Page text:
However, if he wasn’t in YG, he wouldn’t have been able to come out with his mini album VVIP, wherein he composed and wrote 6/7 of the songs (together with other 3 YG producers) and choreographed the dance for his two title tracks, VVIP and What Can I Do. Because of the environment he is in, he learned the ropes and was able to actually develop a deeper understanding of the music he likes rather than just being handed a material and going with what the company wants from him.

    Which is why I am excited to hear what Daesung will come up with for his official solo endeavor. With GD and his blender of genres, TOP with hiphop/rock (mainly, but he also does house), Taeyang with RnB and Seungri Pop/RnB, I wonder what he’ll bring to the table.

    —-

    As for Infinite, I hope that when the right time comes and Woollim decides that Infinite is already ready for solo or unit promotions, they’ll get to do the genre that they also like. As of now, only 4 members have shown solid interests in their chosen genre of music.

    We all know Sunggyu and his rock-metal roots. He said he wants to pursue that genre if given the chance to go solo in the future.

    Woohyun’s dabbling in composing his own songs right now and is interested in rock-pop.

    We all know Hoya’s interest (slashobsession) with RnB and hip hop. He and Dongwoo has already participated as lyricists in some of their songs but it’s still nothing big. He also said he wants to pursue this genre when given a chance to go solo or do a unit promo.

    Last one is Myungsoo with his great interest for acoustic music. He’s said that he wants to pursue and put out acoustic songs when given the chance. He listens t a lot of acoustic bands and practices his guitar playing a lot.

    The other 3, while they have also expressed the type of music that they like and are interested in, haven’t really shown enough/strong initiative to move towards that style. Dongwoo right now, while he looks like he enjoys hip hop with Hoya, is yet to establish a footing in the type of music he wants to do. He said he’s into house music so maybe that?

    But yeah, they’re still young. Maybe a few more years, 1 or 2 and we’ll know.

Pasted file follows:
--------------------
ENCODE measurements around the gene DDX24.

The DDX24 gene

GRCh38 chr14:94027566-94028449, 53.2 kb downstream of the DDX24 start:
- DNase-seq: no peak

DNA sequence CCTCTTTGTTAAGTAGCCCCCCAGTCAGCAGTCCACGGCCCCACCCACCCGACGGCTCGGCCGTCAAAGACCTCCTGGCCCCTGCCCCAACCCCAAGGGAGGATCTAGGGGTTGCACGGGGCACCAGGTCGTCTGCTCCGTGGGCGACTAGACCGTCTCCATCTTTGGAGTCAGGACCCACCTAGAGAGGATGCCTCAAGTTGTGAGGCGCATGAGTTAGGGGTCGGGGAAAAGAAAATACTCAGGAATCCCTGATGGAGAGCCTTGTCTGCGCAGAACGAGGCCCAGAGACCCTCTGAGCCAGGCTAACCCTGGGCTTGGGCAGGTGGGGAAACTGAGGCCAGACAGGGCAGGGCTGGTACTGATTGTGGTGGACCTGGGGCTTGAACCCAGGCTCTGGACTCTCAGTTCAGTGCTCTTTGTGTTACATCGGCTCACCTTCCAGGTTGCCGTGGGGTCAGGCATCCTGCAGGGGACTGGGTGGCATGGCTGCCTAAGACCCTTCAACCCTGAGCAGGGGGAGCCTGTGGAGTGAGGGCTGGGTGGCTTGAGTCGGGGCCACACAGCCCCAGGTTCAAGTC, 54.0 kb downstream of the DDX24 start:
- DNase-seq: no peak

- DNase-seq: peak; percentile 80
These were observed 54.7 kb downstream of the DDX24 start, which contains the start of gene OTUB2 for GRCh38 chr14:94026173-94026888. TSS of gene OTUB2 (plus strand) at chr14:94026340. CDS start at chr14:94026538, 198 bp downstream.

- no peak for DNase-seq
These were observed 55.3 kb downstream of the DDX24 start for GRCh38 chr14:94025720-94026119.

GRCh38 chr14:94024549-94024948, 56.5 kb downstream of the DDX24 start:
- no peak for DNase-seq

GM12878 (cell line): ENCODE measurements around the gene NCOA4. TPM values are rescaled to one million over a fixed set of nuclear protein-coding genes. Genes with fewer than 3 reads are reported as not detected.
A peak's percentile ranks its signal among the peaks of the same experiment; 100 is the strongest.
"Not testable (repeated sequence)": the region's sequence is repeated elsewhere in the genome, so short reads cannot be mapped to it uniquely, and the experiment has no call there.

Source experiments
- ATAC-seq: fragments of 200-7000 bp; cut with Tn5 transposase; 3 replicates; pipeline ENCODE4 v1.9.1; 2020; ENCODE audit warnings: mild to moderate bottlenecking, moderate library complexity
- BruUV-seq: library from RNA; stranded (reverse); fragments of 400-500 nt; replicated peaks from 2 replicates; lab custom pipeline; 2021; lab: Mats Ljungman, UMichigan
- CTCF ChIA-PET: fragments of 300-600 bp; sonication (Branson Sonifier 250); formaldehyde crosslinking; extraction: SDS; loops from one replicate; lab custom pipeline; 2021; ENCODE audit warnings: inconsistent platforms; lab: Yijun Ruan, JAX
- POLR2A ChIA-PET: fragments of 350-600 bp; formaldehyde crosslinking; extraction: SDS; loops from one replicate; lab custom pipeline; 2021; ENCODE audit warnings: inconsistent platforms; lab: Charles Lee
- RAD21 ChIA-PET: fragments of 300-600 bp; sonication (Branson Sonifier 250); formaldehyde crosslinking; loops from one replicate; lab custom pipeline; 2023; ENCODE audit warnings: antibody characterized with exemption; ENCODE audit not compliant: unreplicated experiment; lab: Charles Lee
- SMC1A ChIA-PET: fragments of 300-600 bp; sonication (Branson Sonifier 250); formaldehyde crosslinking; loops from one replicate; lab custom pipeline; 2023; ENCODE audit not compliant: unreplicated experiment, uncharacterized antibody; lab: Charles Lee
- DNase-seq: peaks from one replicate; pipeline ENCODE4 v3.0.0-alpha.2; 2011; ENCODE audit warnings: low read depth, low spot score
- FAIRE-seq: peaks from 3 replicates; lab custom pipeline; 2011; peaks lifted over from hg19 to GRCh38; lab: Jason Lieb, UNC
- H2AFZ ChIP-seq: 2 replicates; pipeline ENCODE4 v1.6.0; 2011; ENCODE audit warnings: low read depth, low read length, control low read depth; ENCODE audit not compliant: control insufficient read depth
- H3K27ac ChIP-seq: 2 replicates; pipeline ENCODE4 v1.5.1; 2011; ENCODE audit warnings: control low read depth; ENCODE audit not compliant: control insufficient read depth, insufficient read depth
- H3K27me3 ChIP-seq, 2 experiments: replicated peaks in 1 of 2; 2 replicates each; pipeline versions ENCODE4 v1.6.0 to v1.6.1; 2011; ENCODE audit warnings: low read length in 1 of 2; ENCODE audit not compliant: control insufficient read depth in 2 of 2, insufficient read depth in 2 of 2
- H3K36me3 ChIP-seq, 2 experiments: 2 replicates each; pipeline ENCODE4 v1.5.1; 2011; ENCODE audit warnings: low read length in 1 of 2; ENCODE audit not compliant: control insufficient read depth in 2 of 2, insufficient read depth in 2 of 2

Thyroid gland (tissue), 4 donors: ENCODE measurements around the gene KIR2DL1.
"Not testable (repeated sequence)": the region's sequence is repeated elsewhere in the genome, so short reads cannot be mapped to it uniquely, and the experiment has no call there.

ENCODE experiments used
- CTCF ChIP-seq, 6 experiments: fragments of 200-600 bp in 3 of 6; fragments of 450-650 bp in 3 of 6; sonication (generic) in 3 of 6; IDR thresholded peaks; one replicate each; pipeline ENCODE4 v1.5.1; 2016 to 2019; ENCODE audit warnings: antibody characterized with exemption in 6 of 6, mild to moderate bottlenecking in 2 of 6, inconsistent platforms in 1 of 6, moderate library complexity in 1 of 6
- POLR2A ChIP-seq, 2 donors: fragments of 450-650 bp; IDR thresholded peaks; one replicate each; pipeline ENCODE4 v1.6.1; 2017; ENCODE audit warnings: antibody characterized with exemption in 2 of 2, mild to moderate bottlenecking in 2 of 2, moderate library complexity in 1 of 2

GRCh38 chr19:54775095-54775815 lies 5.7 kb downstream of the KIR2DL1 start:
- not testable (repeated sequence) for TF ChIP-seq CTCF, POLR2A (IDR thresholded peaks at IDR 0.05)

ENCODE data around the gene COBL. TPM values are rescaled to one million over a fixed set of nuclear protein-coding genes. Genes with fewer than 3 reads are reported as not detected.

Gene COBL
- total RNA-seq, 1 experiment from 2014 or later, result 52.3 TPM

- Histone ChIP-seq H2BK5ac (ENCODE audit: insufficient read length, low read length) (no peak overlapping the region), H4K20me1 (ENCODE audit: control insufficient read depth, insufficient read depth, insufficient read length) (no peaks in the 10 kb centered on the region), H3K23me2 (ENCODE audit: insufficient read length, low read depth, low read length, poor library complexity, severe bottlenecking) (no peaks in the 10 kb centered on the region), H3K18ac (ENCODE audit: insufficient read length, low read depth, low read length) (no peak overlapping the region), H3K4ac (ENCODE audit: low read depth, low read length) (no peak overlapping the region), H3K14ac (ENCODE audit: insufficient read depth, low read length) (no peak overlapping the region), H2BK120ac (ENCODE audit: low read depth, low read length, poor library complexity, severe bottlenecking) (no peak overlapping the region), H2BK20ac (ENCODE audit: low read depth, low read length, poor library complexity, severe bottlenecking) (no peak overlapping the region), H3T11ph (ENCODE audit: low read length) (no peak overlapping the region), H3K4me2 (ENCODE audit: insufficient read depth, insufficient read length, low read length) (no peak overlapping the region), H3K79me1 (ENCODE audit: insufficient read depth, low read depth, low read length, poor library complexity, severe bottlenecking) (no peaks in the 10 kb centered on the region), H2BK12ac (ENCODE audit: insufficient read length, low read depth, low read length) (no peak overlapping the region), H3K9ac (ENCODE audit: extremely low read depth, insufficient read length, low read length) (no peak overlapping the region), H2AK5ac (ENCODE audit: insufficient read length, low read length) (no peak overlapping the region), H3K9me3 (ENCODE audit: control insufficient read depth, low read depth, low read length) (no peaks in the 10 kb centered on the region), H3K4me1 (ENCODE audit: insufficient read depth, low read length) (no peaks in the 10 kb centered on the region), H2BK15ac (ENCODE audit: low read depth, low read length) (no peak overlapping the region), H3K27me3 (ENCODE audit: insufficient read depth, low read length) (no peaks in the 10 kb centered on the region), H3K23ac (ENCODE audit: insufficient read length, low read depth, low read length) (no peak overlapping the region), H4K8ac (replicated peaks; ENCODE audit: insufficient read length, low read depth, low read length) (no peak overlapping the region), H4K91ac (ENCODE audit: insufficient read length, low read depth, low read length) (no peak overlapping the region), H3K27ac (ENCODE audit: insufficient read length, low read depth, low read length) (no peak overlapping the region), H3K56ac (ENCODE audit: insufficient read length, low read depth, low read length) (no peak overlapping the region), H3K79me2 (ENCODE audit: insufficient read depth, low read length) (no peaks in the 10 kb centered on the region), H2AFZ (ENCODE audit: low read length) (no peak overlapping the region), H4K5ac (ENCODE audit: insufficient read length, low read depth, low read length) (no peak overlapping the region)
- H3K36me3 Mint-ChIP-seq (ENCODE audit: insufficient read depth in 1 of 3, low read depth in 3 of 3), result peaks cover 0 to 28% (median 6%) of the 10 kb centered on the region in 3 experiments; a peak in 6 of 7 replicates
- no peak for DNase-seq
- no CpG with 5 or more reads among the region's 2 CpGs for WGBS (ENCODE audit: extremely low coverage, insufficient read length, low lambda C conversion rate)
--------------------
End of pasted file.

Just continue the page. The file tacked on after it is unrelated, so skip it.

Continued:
• http://1nspirit96.tumblr.com/ Mrs_KimSungGyu

    My biggest complaint would be that most idols seem to not care about the music they are made to perform. Even if they didn’t write the songs, they should at least try to form some kind of connection to them. 

    Infinite for example don’t take part in the compositions of their songs, but they at least work alongside the producers to get the optimum outcome. Dongwoo, for example, was working alongside the producers for their album Over The Top one day when they noted that there was an empty part in ‘Tic Toc’ which was originally going to be left alone, but after much discussion the two decided it would be best to add a rap and that’s how Dongwoo’s infamous “Charming Eyes” rap was created. And I quote: 

    “Honestly, I wanted to attempt something different from what we’ve always done before. I would ask this or that while sitting close to a composer and I would learn things that I never even knew before. I think that the groove and flow in my rap changed a little; I was able to convey deeper emotions. I was proud that as much effort I put into composing, the results reflected that and although it was difficult learning this and that while spending sleepless nights, it was fun. I had the goal of ‘attempt and change’ for this album. I tried changing the rap in a unique form through various attempts and tests. In our track ‘Tic Toc,’ we even tried putting synthesizers and were able to put out a lot of style into it. To be honest, that part wasn’t supposed to be a rap part but while talking with the composers, we put a rap in the empty part.”

    If you read some of their past interviews, you’d see that the group is very much in tune with the producers and Hoya and Dongwoo sometimes even take part in writing their own parts.

    Hopefully in time the group will be allowed more creative freedom, but if anything, there is already indication enough that that’s the direction the members want to take. Woohyun, as another example, is already writing his first piece and previously half of the group has expressed a strong desire for pursuing certain musical genres.

    So what I’m getting at is that we can’t be sure how much the idols are involved in the production of the songs they promote. If I hadn’t read those interviews, from the album track list alone I would have never known that the members actually contributed something.

  • http://profile.yahoo.com/ESDPQZE4SLVP5N6WTSJ6PAGEUU Malone